The 2000s ushered in a new golden age of television, with HBO’s The Sopranos (1999-2007) representing a literary ambition rarely seen in drama and NBC’s The Office (2005-2013) putting a new spin on the workplace comedy.

Both are now considered modern classics. And both could have starred James Gandolfini.

On a recent episode of the Talking Sopranos podcast, former cast members and co-hosts Steve Schirripa and Michael Imperioli told guest (and co-creator of the original The Office) Ricky Gervais that Gandolfini had been approached to join the American adaptation of The Office, presumably as the new head of Dunder Mifflin following the departure of Steve Carell in 2011. Schirripa said NBC had made Gandolfini an offer of $4 million to do one season of the show.

In The Office: The Untold Story of the Greatest Sitcom of the 2000s: An Oral History by author Andy Greene (2020), Office producer Daniel Chun discussed Gandolfini’s potential casting.

“I remember him being really, really complimentary, but he wasn’t super familiar with the show,” Chun told Greene. “He had watched a few episodes and was really unsure about comedy. He was like, ‘I don’t 100 percent know how to play this.’”

The book describes the Gandolfini deal as being “very close” to happening, though ultimately James Spader was cast in the series.

“I don’t think that we stopped talking to him,” producer Teri Weinberg said. “I mean, that conversation went on for some time but he had other shows that he was developing for himself and that was just part of what his focus was, so I don’t think he was necessarily ready to just jump into this role.”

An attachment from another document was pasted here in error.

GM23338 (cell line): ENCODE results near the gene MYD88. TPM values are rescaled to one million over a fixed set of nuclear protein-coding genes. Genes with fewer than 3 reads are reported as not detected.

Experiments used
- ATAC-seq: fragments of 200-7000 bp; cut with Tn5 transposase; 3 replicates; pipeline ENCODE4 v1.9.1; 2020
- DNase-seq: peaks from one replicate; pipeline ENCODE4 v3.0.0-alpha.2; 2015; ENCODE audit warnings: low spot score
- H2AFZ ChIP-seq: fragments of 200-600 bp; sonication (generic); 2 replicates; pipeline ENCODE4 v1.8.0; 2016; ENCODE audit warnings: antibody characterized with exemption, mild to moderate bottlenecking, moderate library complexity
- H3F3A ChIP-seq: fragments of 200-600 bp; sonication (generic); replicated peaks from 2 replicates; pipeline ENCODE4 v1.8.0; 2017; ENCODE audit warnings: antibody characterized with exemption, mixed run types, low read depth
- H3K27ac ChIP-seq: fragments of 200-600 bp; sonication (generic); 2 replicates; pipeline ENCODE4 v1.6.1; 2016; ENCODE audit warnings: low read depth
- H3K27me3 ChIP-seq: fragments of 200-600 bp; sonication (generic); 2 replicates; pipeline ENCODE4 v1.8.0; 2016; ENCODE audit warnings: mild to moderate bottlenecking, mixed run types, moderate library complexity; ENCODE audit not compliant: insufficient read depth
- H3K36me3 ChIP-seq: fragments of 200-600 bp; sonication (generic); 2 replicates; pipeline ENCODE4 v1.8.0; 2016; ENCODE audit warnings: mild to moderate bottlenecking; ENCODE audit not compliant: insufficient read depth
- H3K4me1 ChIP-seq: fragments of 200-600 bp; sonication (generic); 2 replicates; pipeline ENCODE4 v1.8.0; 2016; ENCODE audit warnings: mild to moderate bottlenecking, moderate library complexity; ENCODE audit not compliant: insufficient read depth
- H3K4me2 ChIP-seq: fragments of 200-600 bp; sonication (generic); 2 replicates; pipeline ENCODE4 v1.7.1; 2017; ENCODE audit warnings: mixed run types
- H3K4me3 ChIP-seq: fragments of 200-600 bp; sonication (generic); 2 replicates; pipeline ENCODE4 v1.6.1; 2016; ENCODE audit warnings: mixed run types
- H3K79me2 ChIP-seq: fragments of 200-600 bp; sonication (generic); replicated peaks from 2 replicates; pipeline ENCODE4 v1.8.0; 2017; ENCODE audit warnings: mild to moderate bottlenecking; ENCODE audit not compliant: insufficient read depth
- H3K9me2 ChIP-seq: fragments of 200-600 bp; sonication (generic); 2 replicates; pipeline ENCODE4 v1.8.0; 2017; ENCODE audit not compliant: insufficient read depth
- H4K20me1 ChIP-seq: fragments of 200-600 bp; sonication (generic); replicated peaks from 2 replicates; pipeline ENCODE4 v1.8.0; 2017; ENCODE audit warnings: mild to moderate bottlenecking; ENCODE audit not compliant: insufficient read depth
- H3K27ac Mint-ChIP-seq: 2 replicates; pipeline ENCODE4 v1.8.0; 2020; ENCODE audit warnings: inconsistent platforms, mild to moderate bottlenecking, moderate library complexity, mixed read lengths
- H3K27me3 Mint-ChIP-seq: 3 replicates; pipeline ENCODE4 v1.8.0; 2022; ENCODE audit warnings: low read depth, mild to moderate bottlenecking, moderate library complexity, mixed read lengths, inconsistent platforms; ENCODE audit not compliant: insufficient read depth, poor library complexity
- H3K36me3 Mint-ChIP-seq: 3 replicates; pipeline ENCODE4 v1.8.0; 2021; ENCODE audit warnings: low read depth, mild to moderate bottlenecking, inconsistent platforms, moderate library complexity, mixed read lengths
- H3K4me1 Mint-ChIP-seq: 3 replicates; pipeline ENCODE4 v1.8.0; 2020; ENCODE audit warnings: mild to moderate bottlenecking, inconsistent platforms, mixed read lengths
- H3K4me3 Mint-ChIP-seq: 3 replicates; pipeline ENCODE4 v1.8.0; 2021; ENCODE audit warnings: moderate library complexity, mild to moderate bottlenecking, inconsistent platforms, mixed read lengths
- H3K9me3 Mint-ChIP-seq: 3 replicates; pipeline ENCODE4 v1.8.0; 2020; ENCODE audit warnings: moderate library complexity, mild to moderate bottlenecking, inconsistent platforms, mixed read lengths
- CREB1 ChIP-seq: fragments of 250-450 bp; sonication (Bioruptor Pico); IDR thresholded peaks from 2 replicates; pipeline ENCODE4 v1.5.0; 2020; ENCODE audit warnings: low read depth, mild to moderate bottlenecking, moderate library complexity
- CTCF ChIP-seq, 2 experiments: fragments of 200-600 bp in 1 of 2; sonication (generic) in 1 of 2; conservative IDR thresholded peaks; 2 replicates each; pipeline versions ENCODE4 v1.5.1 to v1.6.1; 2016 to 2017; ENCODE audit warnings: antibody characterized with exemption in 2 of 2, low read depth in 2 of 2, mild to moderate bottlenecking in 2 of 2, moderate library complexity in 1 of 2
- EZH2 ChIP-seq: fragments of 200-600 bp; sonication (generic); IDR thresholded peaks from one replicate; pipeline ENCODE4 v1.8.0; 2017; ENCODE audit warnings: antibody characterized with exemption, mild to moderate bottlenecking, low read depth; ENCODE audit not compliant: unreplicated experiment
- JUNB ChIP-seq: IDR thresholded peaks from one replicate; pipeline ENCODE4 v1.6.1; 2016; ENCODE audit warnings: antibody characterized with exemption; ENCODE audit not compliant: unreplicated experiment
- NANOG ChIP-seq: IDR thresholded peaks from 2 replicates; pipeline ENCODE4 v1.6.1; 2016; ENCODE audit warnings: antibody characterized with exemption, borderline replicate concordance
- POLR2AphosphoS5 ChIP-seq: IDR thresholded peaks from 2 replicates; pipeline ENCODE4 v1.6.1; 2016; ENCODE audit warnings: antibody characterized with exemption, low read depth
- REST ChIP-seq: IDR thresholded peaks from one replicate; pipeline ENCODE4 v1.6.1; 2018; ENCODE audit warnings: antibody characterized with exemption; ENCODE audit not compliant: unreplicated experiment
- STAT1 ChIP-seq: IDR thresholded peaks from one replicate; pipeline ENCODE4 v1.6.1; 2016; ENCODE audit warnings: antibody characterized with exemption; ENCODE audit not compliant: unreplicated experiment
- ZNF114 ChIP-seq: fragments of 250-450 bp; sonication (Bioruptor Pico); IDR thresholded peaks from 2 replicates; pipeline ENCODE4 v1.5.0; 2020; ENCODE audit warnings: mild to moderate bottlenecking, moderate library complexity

That’s apparently when HBO intervened, paying Gandolfini $3 million to keep him in the HBO fold.

While Gervais joked it was to keep the legacy of The Sopranos “pure,” the most likely explanation is that the cable channel didn’t want to have Gandolfini tied up on a show and wanted to keep him available for their own projects. Sweetening a production deal was probably hastened by word that Gandolfini was considering a role elsewhere.

Whatever their agreement, Gandolfini settled back into HBO, where his Attaboy Productions had been developing possible projects for the actor dating back to The Sopranos. In 2012, the network ordered a pilot for Criminal Justice, an adaptation of a BBC series that was set to star Gandolfini as a lawyer representing a young man accused of murdering a woman he had met at a party. Gandolfini passed away in 2013 after shooting the pilot, which was reworked with John Turturro in the lead role and was retitled The Night Of (2016).

Strangely, Gandolfini was also working on a project with Steve Carell. The two were looking to appear in Bone Wars, a comedy about real-life paleontologists and professional rivals Edward Drinker Cope and Nathaniel Charles Marsh. Gandolfini and Carell also appeared together in 2013’s The Incredible Burt Wonderstone.

[h/t The A.V. Club]